If your doctor says that a shortened workweek or other accommodation is essential to your mental health, it’s also possible to take intermittent FMLA for mental health disorders. FMLA enables eligible employees to take off up to 60 days per year, and the days do not have to be taken consecutively.

📚 Employee burnout is a serious health concern. Learn more about Preventing Burnout in the Workplace: Actionable Strategies for Employees and Employers.

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Do Part-Time Employees Qualify for FMLA?

To be eligible for FMLA, an employee needs to have worked for the company for 1250 hours within the last 12 months. Due to the 1250 hour requirement, most part-time employees will not qualify for FMLA. That said, state FMLA laws may have lower requirements.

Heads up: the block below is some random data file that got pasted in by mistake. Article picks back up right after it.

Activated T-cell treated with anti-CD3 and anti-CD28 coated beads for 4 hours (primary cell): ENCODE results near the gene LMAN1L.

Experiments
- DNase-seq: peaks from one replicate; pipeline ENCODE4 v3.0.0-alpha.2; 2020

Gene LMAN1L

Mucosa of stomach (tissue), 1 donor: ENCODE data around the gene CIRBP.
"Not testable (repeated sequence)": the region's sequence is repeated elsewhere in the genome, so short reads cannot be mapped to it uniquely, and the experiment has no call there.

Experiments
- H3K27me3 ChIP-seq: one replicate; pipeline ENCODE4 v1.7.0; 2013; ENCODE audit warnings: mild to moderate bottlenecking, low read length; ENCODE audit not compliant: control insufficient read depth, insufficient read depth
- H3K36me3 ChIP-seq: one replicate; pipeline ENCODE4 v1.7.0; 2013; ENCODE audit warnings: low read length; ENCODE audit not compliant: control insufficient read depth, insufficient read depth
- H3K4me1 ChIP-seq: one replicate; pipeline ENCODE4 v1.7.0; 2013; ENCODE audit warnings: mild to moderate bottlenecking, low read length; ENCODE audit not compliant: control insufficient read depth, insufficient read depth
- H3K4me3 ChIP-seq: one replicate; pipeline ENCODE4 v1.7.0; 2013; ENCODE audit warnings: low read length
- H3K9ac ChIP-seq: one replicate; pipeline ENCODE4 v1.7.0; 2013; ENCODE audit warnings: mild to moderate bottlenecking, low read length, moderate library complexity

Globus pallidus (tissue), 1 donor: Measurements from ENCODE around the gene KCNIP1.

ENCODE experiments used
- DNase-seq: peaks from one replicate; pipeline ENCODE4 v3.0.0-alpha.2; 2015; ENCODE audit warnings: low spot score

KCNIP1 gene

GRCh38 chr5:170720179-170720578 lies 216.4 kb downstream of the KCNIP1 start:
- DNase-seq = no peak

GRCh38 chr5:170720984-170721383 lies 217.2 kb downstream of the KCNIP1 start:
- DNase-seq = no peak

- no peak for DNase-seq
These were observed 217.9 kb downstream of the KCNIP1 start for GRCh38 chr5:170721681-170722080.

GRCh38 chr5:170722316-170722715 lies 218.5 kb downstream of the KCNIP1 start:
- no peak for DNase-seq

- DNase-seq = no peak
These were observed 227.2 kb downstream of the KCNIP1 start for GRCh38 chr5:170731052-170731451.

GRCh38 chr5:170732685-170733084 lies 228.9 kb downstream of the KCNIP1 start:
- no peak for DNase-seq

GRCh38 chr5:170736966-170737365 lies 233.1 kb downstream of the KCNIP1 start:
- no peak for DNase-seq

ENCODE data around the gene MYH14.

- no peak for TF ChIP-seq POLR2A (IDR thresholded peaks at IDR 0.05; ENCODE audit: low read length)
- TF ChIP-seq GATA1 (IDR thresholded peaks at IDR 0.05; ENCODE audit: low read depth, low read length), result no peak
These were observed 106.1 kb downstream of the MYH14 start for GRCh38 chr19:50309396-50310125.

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Jordan's passion for travel led her to design a career as a remote content marketer. Nearing 1000 published articles, she's spent the past decade using her interdisciplinary education to research and write content for a wide variety of industries. Working remotely, Jordan spends half of the year exploring different corners of the world. At home, she's content exploring fictional lands—Spark an immediate and detailed conversation by mentioning Game of Thrones, Red Rising, Star Wars, or Lord of the Rings.